Designing and building my own home one day is something that is on my bucket list. It’s something I think I have been subconsciously piecing together since the days when I used to draw childish foyers to houses with double curving staircases. This intangible creation going on in my head has only been exacerbated by the fact that I now know a little something about designing and building buildings and have discovered a sense of what I like and how I like to be surrounded (this no longer includes marble conjoining staircases). Sites like hookedonhouses.net and pinterest.com, apartment therapy etc. don’t help the situation much either. A lot of girls say that despite the fact that they don’t even have a boyfriend, Pinterest has inspired them to start planning their wedding and, although I don’t totally disagree with that, these design sites have influenced me, despite my meager non-profit salary and uncertain economical future, to start designing my own dream home.
As the holder of a (currently unused) architecture degree I feel internal conflict arise here. The school side of me says I should create a Frank Lloyd Wright, Mies Van der Rohe, contemporary, clean, simple and functional space to live in. The other side of me, along with my personal taste and my comfort-level, says I want a cozy, nostalgic, rustic space that envelops me in books, photos, warmth and all around smooshiness. I guess I shouldn’t really say it’s an internal conflict because I didn’t really listen to/agree with most of my architecture mentors in college so I probably won’t listen to them now. I will, however, start this project off the same way I did in college: with case studies. I always like starting with case studies because it can really help get the creative mechanisms moving. Without really thinking about it find pictures of similar projects you like whether they’re from books, websites, your neighbors house, a movie…whatever. I say don’t really think about it because once you feel like you’ve got an idea brewing, go back to those pictures and really look at them, figure out EXACTLY what about it you like. Obviously you can’t just recreate what you see because a) that’s kind of like plagiarism and b) it’s really not creative; so pull out one or two details, like the way it creates shadows, how the space feels, what textures it uses etc and take note! From here it becomes kind of like a puzzle piece. How do these pieces fit together and what role can they play in your project/design?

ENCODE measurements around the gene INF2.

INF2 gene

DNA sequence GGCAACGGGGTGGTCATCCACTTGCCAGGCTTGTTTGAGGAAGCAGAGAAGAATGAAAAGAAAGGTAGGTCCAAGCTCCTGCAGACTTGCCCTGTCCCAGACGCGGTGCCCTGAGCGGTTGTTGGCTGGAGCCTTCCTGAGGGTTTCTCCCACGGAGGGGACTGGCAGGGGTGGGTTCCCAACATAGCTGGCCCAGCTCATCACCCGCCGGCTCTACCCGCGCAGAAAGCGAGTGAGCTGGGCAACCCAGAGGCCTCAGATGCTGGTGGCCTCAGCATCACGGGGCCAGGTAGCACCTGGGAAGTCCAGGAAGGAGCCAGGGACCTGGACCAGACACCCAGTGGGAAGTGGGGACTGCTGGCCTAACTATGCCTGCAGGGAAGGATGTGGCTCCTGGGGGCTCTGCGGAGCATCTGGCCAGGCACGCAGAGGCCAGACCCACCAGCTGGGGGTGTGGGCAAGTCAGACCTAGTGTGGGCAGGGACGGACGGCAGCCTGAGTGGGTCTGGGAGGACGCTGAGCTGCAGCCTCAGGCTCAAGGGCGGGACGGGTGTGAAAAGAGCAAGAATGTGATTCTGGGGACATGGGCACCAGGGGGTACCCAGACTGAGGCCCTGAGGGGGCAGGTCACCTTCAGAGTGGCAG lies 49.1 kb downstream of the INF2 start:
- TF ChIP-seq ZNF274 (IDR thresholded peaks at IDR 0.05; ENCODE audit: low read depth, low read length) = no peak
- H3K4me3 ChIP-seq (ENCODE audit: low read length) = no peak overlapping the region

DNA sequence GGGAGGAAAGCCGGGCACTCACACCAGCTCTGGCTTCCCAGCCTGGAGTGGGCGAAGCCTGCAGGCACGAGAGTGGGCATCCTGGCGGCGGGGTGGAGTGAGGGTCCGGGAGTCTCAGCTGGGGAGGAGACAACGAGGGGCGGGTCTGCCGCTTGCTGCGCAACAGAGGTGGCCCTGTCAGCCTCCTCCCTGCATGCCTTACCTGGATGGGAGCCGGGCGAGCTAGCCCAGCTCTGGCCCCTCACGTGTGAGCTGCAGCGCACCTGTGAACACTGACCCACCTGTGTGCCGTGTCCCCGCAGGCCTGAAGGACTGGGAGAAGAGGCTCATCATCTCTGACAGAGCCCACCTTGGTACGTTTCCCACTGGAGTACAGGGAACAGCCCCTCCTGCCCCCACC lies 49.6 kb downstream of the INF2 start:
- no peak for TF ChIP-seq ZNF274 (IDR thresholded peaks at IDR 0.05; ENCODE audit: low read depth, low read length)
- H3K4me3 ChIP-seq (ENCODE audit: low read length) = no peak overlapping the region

Here are a few of my puzzle pieces:
I’ve always have a strange fascination with cool bathrooms…I can even recall one time telling my dad that I wanted to design only bathrooms, although he was supportive in all my endeavors (he even told me when I was 9, after the 98 Olympics and a short lived obsession with Kerry Strugg…but not short lived enough that I wouldn’t wait in line for hours at planet Hollywood to have her sign my bright blue gymnastics shorts) that if I really worked hard I could go to the Olympics for gymnastics, despite the fact that I could barely do a back handspring) that I might need to pick up a few projects besides bathrooms in order to make a living.